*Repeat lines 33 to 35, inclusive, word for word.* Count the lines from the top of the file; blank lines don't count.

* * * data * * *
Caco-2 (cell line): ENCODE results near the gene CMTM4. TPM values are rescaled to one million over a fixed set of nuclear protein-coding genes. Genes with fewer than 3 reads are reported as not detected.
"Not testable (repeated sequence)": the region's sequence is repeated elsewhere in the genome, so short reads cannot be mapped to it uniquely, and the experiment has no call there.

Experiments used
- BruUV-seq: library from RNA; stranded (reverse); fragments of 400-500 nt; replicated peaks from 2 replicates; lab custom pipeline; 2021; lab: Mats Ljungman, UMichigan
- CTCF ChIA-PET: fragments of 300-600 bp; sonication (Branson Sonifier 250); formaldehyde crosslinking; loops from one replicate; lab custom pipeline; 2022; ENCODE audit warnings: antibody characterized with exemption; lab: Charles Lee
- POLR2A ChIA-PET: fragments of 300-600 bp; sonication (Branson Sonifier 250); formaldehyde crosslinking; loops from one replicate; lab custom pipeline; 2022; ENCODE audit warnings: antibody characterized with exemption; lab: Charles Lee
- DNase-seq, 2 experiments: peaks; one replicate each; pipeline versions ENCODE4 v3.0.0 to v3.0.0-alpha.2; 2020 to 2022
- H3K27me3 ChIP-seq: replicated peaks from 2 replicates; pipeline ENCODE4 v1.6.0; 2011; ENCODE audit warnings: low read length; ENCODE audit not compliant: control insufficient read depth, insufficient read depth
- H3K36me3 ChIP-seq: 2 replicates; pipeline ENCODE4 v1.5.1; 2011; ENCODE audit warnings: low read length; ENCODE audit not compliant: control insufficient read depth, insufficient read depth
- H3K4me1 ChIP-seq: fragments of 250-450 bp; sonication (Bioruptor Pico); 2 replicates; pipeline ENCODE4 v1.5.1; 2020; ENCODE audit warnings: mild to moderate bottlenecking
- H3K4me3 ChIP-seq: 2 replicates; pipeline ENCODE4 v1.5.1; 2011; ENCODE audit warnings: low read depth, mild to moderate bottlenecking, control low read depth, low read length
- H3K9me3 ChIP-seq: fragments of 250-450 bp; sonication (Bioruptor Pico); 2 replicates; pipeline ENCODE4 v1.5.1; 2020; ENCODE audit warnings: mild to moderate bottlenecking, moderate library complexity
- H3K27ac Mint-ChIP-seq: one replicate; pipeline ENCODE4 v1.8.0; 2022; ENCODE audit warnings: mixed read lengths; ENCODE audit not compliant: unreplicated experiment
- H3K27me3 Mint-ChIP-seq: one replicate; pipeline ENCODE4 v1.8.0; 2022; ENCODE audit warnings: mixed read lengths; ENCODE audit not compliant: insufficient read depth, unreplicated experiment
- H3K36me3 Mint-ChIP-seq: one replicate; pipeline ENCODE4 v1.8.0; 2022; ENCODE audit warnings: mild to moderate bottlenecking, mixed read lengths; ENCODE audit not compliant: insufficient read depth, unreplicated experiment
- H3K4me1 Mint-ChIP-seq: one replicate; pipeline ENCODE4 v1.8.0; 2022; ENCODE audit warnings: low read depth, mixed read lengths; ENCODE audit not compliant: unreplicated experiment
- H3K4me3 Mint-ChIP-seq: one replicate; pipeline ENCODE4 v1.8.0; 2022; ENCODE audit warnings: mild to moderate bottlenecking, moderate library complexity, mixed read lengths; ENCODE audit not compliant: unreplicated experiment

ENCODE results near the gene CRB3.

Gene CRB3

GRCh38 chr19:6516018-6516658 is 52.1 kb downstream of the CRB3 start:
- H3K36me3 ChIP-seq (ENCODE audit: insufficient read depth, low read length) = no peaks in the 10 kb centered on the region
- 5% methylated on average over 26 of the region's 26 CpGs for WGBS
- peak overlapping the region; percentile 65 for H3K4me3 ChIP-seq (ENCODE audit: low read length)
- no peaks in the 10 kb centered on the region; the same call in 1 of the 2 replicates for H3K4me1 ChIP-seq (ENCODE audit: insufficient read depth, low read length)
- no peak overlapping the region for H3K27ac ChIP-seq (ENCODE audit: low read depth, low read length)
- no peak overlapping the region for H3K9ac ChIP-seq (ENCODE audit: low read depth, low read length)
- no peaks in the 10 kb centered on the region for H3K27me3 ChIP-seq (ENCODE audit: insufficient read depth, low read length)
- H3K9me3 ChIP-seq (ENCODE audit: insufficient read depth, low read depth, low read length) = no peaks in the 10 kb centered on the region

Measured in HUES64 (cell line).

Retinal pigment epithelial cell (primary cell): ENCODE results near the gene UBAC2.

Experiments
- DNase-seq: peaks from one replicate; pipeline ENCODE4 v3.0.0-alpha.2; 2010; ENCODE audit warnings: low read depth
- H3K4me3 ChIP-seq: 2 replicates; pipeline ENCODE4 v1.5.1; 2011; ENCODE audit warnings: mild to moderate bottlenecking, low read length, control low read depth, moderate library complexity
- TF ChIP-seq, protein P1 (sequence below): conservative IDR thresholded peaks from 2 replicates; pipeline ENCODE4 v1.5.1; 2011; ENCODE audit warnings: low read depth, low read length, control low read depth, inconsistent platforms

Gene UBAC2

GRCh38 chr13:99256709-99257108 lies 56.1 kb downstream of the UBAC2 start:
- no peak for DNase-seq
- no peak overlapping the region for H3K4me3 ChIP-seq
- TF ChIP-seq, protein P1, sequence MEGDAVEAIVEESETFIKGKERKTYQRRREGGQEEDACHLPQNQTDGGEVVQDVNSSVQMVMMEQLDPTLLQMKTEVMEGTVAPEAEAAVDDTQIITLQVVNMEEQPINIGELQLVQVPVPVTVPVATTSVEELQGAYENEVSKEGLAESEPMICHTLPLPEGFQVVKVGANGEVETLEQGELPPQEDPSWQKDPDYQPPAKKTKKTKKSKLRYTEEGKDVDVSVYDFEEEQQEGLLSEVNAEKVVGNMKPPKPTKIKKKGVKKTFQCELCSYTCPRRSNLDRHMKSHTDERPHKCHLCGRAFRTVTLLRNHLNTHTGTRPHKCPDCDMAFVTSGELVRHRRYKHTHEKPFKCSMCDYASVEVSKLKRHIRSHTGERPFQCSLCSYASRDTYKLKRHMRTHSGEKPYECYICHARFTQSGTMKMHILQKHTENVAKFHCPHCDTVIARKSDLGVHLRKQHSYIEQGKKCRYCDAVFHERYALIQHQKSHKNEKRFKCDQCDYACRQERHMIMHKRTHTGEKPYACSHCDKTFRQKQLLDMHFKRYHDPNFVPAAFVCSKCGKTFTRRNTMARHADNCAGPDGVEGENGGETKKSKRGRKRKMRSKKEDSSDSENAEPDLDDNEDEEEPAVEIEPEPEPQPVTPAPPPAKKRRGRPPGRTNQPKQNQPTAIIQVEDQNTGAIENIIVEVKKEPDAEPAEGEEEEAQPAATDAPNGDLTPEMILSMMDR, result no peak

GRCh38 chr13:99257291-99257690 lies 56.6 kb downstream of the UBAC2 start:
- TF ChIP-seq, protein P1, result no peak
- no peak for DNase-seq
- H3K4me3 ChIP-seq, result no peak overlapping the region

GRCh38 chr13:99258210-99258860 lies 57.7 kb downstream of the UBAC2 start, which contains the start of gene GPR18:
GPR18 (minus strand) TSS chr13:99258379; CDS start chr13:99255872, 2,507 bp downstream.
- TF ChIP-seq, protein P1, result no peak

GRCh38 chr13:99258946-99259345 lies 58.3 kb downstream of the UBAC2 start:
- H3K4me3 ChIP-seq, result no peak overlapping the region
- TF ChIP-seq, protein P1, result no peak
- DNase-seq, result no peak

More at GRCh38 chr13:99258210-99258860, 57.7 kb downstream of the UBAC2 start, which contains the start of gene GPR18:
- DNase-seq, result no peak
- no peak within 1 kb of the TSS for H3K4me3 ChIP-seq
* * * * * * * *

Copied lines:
- H3K4me3 ChIP-seq: 2 replicates; pipeline ENCODE4 v1.5.1; 2011; ENCODE audit warnings: mild to moderate bottlenecking, low read length, control low read depth, moderate library complexity
- TF ChIP-seq, protein P1 (sequence below): conservative IDR thresholded peaks from 2 replicates; pipeline ENCODE4 v1.5.1; 2011; ENCODE audit warnings: low read depth, low read length, control low read depth, inconsistent platforms

Gene UBAC2